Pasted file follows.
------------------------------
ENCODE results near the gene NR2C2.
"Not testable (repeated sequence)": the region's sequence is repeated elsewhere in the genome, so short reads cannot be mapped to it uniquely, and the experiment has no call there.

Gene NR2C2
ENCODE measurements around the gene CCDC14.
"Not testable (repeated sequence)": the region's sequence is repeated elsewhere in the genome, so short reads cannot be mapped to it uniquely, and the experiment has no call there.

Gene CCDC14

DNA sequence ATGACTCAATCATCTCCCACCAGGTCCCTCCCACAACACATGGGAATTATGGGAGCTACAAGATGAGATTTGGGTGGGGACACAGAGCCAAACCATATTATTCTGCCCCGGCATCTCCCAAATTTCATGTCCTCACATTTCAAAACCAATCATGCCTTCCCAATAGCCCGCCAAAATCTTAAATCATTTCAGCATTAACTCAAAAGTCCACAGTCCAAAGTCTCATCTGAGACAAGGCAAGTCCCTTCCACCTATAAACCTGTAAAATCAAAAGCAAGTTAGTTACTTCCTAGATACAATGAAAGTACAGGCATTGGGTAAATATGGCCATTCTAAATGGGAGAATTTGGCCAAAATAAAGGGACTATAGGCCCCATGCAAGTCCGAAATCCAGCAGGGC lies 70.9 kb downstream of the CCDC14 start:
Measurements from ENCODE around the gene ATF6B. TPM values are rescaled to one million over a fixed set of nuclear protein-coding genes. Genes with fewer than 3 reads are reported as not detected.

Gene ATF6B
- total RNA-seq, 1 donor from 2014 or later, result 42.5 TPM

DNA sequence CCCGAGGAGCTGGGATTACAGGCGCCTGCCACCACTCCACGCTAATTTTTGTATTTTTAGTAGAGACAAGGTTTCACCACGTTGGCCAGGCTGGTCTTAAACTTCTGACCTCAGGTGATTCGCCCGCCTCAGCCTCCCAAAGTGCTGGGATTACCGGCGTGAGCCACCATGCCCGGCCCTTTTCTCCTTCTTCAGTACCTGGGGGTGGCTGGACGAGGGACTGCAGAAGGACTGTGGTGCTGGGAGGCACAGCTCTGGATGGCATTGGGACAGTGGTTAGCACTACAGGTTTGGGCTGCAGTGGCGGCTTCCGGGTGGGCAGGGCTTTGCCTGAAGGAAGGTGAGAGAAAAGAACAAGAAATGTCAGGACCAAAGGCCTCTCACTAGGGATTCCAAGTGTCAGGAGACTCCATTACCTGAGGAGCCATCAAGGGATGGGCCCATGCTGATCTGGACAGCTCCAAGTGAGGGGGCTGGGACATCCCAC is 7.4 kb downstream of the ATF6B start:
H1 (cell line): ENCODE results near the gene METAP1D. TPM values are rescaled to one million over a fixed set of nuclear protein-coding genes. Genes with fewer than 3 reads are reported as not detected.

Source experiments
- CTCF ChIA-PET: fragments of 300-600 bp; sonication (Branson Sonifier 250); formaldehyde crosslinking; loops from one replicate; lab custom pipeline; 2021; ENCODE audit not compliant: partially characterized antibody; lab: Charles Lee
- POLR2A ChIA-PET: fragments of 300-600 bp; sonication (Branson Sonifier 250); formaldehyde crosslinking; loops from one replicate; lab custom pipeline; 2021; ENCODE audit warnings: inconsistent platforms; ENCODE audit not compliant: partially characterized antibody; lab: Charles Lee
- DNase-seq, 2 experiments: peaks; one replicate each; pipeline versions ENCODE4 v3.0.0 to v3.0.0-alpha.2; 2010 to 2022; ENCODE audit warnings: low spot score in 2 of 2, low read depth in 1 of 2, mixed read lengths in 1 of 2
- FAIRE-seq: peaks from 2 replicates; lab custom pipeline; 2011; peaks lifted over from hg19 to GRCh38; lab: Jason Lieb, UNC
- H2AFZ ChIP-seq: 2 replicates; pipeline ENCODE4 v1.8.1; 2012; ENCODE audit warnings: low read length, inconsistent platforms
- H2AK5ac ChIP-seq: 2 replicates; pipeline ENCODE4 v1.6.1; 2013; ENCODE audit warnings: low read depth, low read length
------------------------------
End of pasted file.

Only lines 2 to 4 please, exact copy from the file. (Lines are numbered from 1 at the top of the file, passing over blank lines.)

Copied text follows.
"Not testable (repeated sequence)": the region's sequence is repeated elsewhere in the genome, so short reads cannot be mapped to it uniquely, and the experiment has no call there.

Gene NR2C2
ENCODE measurements around the gene CCDC14.